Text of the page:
Another writing project has consumed me this past week and will commandeer the next two days til the due date arrives. I had pledged to break up today’s monotony of sitting at the computer with some activities around the house, well … cleaning. Instead I just turned on this performance of a Ukrainian choir that opened last night’s Saturday Night Live.
At this horrible time in the even more unbelievable 21st century I’m reminded of my encounters with Ukraine and Ukrainian Americans. I had two blogs ready to go – archeology in my kitchen and staycation #3. Instead, I’d like to share some Ukrainian remembrances.
And in the fall some twenty years ago*, I had the opportunity to attend a conference about historic preservation in Kyiv. As the only one from the United States participating (the other American came from Lithuania), I was warmly welcomed by all.
*I don’t know why the time stamp on the photos is ’94. The conference was really 2002.
My eyes took in so much of the architecture in the city. I was struck by the overwhelming presence of gold-domed churches. I’d seen these images in woodcarvings and paintings proudly displayed almost every Ukrainian home in Cleveland.
And then evidence of the Soviet past remained written in the stone; this archway shocked me:
There’s also Ukraine’s Jewish history that cannot be erased. I ventured out to find the synagogue on my first day there. After emerging from an underground walkway, I was faced with this document/monument to Golda Meir, who was born in Kyiv. I was welcomed at the synagogue, where the fall holiday Sukkot was being celebrated. At the synagogue, a kind lady offered to take me to Babi Yar (the site of of a mass massacre of Jews by the Nazis), for the occasion of a commemoration.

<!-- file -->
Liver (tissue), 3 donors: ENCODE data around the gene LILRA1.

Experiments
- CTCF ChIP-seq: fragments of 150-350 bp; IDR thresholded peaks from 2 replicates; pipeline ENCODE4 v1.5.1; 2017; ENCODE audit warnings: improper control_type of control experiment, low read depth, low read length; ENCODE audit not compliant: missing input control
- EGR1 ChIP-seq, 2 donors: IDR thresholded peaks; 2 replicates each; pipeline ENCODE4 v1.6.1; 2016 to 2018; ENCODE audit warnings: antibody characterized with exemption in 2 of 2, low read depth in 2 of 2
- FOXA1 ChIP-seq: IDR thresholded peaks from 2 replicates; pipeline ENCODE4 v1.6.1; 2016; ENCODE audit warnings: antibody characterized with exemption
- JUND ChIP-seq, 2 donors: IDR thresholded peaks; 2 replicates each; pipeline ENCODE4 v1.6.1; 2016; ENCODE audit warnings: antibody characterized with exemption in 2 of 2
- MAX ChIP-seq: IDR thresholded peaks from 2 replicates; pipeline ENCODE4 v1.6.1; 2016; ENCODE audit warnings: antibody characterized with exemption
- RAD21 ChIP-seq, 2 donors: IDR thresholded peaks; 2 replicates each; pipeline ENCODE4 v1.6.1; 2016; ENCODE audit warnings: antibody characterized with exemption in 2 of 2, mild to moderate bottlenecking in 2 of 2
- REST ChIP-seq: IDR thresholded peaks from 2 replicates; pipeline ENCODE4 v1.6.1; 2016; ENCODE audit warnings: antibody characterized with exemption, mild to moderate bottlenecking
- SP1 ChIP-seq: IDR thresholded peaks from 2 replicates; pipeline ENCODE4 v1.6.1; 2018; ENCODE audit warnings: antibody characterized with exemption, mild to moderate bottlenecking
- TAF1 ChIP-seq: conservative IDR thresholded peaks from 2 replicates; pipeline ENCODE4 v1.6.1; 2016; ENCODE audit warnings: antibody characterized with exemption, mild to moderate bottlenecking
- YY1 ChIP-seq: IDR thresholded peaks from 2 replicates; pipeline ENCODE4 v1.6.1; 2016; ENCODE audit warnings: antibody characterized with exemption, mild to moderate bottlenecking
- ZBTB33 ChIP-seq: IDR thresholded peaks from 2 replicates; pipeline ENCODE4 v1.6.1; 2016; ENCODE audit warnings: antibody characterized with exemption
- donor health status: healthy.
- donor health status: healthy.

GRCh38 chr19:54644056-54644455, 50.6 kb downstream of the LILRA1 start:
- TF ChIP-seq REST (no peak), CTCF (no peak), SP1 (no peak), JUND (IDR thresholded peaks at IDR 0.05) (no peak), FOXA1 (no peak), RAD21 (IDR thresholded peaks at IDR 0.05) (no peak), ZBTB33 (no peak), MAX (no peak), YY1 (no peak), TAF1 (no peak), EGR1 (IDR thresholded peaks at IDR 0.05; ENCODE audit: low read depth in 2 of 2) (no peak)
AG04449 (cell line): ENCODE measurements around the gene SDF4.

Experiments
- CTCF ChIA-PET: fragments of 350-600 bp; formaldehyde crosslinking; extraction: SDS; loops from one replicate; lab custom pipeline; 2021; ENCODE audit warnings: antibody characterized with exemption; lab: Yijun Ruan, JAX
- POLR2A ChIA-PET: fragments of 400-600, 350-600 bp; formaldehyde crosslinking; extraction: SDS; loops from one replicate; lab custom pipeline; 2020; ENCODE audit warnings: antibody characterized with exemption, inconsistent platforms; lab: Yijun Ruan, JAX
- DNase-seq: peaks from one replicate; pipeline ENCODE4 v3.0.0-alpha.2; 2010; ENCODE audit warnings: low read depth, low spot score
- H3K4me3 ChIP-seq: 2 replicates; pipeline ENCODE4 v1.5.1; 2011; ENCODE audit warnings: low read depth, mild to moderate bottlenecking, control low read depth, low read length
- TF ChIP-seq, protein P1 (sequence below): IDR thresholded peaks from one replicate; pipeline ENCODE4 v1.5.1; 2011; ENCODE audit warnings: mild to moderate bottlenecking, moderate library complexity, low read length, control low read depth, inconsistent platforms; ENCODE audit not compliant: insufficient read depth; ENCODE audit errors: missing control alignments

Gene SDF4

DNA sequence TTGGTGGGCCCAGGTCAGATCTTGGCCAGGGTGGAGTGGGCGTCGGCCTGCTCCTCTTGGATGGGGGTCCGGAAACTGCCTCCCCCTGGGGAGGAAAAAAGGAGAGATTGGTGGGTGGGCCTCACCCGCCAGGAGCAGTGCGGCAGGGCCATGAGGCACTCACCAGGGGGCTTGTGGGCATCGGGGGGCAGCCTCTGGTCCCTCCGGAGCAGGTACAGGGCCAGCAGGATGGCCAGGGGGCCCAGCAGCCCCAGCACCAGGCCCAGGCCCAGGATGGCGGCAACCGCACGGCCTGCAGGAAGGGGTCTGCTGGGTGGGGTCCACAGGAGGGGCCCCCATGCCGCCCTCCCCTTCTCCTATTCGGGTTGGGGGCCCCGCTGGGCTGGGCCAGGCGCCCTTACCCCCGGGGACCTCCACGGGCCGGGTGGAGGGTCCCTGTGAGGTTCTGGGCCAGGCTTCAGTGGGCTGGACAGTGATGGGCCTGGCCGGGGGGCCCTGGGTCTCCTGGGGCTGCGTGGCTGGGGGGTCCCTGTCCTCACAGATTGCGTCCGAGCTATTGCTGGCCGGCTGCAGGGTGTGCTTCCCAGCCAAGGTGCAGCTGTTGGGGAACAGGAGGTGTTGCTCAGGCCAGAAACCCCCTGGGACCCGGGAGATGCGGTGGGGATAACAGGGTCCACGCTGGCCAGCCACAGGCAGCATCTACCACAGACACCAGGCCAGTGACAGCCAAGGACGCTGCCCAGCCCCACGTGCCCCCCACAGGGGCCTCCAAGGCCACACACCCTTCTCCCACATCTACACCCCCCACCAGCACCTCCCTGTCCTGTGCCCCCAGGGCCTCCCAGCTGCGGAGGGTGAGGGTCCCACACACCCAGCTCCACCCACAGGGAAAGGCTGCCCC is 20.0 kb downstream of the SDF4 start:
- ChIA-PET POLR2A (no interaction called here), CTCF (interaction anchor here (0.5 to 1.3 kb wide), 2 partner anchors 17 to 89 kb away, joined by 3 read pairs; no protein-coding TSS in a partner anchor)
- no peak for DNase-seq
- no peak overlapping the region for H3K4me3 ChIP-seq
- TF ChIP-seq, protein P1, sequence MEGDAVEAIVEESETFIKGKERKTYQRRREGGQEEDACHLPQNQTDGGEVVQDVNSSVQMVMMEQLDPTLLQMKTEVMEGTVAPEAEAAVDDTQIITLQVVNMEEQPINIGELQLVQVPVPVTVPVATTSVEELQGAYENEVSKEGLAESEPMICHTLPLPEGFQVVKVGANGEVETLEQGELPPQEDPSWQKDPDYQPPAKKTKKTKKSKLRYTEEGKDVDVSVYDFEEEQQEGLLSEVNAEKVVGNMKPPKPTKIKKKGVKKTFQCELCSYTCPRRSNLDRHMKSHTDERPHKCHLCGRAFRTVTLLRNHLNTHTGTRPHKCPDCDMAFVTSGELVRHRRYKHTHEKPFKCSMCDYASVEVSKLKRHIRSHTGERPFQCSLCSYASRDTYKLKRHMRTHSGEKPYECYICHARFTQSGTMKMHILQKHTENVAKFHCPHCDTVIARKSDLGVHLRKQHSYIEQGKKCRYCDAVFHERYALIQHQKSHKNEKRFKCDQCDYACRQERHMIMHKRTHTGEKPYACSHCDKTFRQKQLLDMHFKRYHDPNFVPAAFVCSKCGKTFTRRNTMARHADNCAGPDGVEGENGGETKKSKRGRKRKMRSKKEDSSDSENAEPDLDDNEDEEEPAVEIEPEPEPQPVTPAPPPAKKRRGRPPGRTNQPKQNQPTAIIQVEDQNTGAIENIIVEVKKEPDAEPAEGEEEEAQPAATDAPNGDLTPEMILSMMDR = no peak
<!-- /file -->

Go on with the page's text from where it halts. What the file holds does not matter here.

Aside: At work last night a fellow usher shared with me her family missed being murdered that eventful day by the skin of their teeth!
While working in Cleveland in the late 70s, I undertook a project to document Easter traditions in five local ethnic communities, five different churches, lots of different customs. Ukrainians living in the area were one of the groups in which I was immersed for the period between Lent and Holy Week.
After a long Lent season, many people gather at their churches on Holy Saturday for the blessing of baskets, filled to the brim with symbolic foods. This Ukrainian hall was decorated in patterns reminiscent of traditional embroideries:
Celebrations in some communities continue on the Monday following Easter Sunday. Young people gather for the “water-sprinkling,” a hold-over pagan activity. Young men sprinkle the young ladies of their choice with water … get it, a fertility activity …
Lent will be upon us next week with celebratory Mardi Gras on Tuesday and solemn Ash Wednesday the following day.
It seems that the 21st century has nurtured an old brand of tyrants, autocrats, and bullies. Let’s stand together in solidarity to try to stop the swirling vortex of chaos that is consuming our world.